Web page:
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RTLD(1)                 FreeBSD General Commands Manual                RTLD(1)

NAME, rtld - run-time link-editor

     The utility is a self-contained shared object providing run-
     time support for loading and link-editing shared objects into a process'
     address space.  It is also commonly known as the dynamic linker.  It uses
     the data structures contained within dynamically linked programs to
     determine which shared libraries are needed and loads them using the
     mmap(2) system call.

     After all shared libraries have been successfully loaded,
     proceeds to resolve external references from both the main program and
     all objects loaded.  A mechanism is provided for initialization routines
     to be called on a per-object basis, giving a shared object an opportunity
     to perform any extra set-up before execution of the program proper
     begins.  This is useful for C++ libraries that contain static

     The utility itself is loaded by the kernel together with any
     dynamically-linked program that is to be executed.  The kernel transfers
     control to the dynamic linker.  After the dynamic linker has finished
     loading, relocating, and initializing the program and its required shared
     objects, it transfers control to the entry point of the program.

     To locate the required shared objects in the file system, may
     use a ``hints'' file prepared by the ldconfig(8) utility.

     The utility recognizes a number of environment variables that
     can be used to modify its behaviour as follows:

     LD_LIBRARY_PATH      A colon separated list of directories, overriding
                          the default search path for shared libraries.  This
                          is ignored for set-user-ID and set-group-ID

     LD_PRELOAD           A list of shared libraries, separated by colons
                          and/or white space, to be linked in before any other
                          shared libraries.  If the directory is not specified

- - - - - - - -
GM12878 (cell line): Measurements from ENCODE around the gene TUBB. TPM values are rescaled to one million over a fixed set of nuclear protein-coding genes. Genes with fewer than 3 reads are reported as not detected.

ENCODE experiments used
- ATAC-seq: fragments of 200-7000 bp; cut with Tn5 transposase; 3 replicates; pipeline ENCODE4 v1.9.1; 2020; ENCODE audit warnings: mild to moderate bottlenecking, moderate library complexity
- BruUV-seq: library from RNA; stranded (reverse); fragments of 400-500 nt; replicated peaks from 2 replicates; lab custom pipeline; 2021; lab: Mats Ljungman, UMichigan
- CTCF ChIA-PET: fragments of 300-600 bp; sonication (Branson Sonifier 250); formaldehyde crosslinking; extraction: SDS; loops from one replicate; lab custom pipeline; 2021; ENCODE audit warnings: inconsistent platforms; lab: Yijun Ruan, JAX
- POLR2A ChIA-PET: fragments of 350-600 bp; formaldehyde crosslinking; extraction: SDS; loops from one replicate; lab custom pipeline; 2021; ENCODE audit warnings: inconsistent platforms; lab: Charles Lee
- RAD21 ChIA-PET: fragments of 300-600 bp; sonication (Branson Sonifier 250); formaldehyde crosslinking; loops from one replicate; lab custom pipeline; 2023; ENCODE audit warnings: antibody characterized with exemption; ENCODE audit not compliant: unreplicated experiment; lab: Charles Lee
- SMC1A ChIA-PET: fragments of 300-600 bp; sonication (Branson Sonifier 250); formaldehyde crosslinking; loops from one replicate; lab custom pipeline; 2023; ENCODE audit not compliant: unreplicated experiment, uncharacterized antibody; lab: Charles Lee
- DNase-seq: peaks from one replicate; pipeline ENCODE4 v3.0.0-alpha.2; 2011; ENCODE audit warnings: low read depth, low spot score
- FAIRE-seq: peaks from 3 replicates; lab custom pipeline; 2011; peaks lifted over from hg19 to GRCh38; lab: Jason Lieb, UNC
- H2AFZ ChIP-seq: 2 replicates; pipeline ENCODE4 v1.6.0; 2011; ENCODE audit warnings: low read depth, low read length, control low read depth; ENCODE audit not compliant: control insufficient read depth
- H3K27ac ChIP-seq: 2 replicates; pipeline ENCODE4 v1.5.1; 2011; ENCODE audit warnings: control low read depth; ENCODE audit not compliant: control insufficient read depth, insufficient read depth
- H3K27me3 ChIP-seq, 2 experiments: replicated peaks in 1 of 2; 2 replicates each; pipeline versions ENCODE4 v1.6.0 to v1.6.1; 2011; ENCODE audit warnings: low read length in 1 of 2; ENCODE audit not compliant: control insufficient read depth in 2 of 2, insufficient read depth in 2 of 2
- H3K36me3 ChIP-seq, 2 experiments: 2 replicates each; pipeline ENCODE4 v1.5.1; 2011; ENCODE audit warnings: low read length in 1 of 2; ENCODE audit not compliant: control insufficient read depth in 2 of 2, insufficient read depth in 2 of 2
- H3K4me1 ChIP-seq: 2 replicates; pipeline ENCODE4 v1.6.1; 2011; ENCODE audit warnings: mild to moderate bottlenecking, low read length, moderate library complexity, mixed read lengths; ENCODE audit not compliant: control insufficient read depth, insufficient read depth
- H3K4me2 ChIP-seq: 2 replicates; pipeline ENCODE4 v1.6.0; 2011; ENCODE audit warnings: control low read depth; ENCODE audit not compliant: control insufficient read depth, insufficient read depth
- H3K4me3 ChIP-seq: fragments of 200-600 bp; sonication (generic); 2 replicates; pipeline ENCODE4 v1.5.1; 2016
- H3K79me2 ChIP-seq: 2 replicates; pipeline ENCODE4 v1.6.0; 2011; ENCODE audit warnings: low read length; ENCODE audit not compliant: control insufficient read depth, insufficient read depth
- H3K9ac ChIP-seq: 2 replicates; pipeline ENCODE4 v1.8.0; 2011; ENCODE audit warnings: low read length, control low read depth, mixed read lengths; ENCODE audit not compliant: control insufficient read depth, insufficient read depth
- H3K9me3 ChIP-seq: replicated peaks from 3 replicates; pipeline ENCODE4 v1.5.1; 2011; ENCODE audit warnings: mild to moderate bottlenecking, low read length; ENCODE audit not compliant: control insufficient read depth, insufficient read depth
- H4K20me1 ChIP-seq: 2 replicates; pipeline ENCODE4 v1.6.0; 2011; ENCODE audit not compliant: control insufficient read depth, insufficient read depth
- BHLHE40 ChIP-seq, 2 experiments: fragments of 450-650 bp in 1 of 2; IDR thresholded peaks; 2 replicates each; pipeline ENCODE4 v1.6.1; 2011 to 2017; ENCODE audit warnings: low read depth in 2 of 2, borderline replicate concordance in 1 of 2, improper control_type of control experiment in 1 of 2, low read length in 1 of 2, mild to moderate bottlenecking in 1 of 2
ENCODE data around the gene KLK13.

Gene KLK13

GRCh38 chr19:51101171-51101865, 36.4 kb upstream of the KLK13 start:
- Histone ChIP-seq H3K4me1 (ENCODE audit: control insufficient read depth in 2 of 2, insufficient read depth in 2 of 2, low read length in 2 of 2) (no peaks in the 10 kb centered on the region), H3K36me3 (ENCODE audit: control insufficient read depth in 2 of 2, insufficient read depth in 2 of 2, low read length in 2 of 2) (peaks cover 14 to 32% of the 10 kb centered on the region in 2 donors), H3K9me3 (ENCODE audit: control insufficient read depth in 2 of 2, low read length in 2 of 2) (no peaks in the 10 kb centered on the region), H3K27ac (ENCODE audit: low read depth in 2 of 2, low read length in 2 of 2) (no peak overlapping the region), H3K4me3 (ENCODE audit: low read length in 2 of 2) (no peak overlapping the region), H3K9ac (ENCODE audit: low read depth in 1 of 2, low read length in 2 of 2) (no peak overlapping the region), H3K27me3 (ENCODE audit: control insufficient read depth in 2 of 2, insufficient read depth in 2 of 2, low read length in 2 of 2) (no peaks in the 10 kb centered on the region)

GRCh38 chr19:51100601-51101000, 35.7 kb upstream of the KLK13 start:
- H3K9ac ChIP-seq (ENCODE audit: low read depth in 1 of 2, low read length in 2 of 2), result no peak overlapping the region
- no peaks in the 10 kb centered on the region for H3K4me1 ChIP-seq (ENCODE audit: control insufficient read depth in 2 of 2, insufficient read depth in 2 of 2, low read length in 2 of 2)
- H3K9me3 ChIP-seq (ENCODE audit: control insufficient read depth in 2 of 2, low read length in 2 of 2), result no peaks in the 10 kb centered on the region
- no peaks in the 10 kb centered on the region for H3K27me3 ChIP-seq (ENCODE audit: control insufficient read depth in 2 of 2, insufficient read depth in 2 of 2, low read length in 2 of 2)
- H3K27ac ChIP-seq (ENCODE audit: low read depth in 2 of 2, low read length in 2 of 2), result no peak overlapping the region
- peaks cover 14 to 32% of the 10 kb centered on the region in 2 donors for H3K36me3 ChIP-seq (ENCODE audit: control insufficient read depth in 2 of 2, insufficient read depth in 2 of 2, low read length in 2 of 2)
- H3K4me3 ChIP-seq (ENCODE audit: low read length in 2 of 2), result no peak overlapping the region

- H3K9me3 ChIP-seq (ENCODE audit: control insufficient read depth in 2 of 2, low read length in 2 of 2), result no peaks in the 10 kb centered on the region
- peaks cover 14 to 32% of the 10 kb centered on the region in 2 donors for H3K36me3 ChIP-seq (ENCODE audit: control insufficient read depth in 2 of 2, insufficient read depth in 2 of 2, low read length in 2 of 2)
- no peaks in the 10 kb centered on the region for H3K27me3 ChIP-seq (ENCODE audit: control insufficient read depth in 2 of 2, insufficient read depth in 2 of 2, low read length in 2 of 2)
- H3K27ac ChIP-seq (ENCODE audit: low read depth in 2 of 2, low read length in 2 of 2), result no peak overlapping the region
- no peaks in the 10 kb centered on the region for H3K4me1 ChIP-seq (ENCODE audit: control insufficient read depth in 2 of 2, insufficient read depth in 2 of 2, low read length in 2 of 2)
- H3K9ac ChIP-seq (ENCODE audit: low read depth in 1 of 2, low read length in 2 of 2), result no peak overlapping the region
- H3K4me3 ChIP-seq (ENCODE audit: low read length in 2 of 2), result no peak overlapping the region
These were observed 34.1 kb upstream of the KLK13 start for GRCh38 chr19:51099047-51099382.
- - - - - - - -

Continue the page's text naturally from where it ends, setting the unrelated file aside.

then the directories specified by LD_LIBRARY_PATH
                          will be searched first followed by the set of built-
                          in standard directories.  This is ignored for set-
                          user-ID and set-group-ID programs.

     LD_BIND_NOW          When set to a nonempty string, causes to
                          relocate all external function calls before starting
                          execution of the program.  Normally, function calls
                          are bound lazily, at the first call of each
                          function.  LD_BIND_NOW increases the start-up time
                          of a program, but it avoids run-time surprises
                          caused by unexpectedly undefined functions.

                          When set to a nonempty string, causes to
                          exit after loading the shared objects and printing a
                          summary which includes the absolute pathnames of all
                          objects, to standard output.

                          When set to a nonempty string, causes to
                          expand the summary to indicate which objects caused
                          each object to be loaded.


                          When set, these variables are interpreted as format
                          strings a la printf(3) to customize the trace output
                          and are used by ldd(1)'s -f option and allows ldd(1)
                          to be operated as a filter more conveniently.  The
                          following conversions can be used:

                          %a    The main program's name (also known as

                          %A    The value of the environment variable

                          %o    The library name.

                          %m    The library's major version number.

                          %p    The full pathname as determined by rtld's
                                library search rules.

                          %x    The library's load address.

                          Additionally, `\n' and `\t' are recognized and have
                          their usual meaning.


     ld(1), ldd(1), elf(5), ldconfig(8)

FreeBSD 11.0-PRERELEASE        January 28, 2000        FreeBSD 11.0-PRERELEASE


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